Can these assertions that "Chevron agrees with the IPCC assessment" help the good cause in any way? I don't believe it. Such a claim clearly contradicts what the actual scientists – such as Lindzen, Happer, and Koonin – say about the problem. Chevron is turning into a company of clowns. I think that their lawyer simply has to be an alarmist activist himself. Do you have an alternative explanation? Maybe Chevron wants to make its future profits from the green regulations and its friendship with the government bureaucrats instead of fossil fuels? Why would a big oil company ever hire a climate alarmist as its lawyer? Have the alarmists reversed their divestment campaigns, bought most of the stocks, and guarantee the alarmist behavior of the company through the stockholders' meetings? There are so many crazy things going on here.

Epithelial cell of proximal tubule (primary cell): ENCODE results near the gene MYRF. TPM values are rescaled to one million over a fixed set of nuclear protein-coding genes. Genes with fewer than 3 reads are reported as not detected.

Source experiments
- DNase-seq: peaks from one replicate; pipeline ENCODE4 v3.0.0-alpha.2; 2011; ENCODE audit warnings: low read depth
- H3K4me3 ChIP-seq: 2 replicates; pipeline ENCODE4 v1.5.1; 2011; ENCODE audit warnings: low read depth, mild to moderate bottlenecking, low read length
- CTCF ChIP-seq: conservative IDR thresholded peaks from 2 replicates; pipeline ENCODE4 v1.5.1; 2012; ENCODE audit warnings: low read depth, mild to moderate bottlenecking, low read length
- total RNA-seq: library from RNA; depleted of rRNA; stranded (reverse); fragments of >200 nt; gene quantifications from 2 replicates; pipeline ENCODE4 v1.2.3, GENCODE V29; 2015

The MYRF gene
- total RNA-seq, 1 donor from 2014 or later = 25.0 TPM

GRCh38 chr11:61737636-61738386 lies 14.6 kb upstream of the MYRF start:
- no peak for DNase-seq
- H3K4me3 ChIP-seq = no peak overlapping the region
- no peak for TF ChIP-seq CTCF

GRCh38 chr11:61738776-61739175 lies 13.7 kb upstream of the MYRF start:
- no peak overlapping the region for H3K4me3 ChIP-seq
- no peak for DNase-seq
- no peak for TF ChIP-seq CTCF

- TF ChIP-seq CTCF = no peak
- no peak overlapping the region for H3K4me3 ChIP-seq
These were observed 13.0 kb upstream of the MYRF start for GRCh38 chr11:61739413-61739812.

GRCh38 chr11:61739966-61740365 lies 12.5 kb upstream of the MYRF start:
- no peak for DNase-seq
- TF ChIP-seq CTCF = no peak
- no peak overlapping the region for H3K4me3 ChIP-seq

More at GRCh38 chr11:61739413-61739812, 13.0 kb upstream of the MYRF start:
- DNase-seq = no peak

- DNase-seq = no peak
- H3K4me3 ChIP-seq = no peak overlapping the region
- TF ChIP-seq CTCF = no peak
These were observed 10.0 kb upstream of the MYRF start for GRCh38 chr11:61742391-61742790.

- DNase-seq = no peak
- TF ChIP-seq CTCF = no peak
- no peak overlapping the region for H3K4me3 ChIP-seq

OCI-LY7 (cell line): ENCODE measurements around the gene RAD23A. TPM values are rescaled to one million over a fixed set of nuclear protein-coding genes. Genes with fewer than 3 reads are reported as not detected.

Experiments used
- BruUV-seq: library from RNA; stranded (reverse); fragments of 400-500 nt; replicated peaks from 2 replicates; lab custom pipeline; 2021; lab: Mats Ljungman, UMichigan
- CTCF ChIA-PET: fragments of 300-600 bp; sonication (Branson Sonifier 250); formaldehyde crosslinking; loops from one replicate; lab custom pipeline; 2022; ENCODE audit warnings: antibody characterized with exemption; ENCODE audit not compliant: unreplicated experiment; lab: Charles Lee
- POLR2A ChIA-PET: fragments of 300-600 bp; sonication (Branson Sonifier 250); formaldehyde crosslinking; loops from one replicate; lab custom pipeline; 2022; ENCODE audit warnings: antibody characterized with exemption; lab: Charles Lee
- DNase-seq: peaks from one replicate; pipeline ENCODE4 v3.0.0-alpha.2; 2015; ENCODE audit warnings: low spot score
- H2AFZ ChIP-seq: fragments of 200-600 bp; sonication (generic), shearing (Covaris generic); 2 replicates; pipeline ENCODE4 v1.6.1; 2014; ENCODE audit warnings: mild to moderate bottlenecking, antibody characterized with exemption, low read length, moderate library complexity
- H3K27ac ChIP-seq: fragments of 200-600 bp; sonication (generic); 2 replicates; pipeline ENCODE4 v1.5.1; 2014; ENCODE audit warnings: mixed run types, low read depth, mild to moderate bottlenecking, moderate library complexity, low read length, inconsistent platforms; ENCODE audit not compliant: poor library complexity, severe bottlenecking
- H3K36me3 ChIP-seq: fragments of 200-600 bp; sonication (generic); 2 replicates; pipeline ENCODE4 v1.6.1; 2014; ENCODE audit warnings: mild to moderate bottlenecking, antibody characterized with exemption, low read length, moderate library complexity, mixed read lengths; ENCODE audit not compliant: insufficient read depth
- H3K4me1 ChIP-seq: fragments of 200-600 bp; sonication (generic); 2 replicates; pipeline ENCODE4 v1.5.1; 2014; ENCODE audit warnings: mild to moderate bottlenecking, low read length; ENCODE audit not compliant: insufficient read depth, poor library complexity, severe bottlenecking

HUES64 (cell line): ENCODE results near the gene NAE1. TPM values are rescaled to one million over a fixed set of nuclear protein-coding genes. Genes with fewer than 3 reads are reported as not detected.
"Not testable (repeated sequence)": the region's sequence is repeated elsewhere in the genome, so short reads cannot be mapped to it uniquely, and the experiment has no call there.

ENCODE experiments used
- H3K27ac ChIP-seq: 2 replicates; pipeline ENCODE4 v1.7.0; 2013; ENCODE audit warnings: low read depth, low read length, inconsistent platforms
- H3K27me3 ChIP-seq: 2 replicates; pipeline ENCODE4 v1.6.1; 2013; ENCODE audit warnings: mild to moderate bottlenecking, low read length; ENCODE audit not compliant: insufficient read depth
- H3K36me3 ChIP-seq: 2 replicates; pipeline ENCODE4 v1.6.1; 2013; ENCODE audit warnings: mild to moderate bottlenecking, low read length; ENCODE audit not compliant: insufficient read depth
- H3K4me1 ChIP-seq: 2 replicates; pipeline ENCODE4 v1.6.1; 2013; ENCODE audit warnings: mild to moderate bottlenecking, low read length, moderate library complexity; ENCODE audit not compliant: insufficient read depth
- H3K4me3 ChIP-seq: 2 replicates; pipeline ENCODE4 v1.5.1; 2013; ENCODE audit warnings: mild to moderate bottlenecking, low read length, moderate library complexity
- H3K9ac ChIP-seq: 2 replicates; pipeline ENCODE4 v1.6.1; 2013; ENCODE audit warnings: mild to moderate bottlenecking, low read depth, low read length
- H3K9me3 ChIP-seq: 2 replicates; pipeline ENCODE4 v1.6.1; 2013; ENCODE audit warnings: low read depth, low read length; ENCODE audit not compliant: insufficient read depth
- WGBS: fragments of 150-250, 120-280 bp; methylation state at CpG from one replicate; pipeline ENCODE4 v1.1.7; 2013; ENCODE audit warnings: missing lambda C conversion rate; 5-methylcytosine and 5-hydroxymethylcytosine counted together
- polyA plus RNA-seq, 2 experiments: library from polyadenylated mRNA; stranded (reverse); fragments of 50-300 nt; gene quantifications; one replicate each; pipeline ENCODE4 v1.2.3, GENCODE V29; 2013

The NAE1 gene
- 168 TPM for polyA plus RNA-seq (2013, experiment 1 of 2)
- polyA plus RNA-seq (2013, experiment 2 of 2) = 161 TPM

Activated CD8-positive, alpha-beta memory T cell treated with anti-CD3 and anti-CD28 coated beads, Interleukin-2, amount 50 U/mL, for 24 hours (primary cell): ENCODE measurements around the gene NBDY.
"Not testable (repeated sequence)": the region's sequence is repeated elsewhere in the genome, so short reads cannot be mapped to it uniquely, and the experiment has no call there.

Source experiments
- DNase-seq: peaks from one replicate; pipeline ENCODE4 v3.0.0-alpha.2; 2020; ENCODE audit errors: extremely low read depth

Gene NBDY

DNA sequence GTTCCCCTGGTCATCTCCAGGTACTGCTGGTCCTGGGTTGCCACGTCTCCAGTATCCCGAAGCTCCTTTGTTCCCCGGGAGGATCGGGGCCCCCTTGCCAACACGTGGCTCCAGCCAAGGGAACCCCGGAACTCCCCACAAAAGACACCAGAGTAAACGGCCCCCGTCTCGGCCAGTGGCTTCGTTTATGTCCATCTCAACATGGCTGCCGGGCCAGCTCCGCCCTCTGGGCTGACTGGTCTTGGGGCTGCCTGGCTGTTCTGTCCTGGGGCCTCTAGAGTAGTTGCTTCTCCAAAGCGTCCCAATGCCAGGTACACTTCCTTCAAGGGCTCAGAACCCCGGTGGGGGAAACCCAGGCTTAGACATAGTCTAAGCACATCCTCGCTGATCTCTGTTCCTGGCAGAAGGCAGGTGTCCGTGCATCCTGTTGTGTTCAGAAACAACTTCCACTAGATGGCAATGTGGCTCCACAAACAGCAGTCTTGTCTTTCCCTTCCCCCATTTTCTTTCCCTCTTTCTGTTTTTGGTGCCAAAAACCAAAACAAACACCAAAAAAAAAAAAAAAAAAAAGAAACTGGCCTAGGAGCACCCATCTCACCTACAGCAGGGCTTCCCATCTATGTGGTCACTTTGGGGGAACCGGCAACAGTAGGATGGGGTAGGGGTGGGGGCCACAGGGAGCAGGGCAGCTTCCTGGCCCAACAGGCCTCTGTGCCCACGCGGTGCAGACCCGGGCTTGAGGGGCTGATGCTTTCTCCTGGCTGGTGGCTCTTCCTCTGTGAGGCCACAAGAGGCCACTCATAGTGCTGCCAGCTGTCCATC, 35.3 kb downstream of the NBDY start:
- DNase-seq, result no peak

So what Lindzen, Happer, and Koonin wrote – and what Spencer wrote elsewhere (he pointed out that the climate models don't actually start with any "feedbacks" so the term "feedback" is just one possible approximate a posteriori description of the behavior of the models after you learned about the results, not something well-defined that enters the calculations at the beginning) – is very interesting but these actual scientific arguments make very little impact on the debate because the key events are still being decided by the green brain of Mr John Kelly, or the idiotic green lawyer at Chevron. For these people, it's enough to say "the debate is over" or "we agree with the whole IPCC report" and for many others, it's an order to end any debate or doubt and continue in the unlimited hysteria.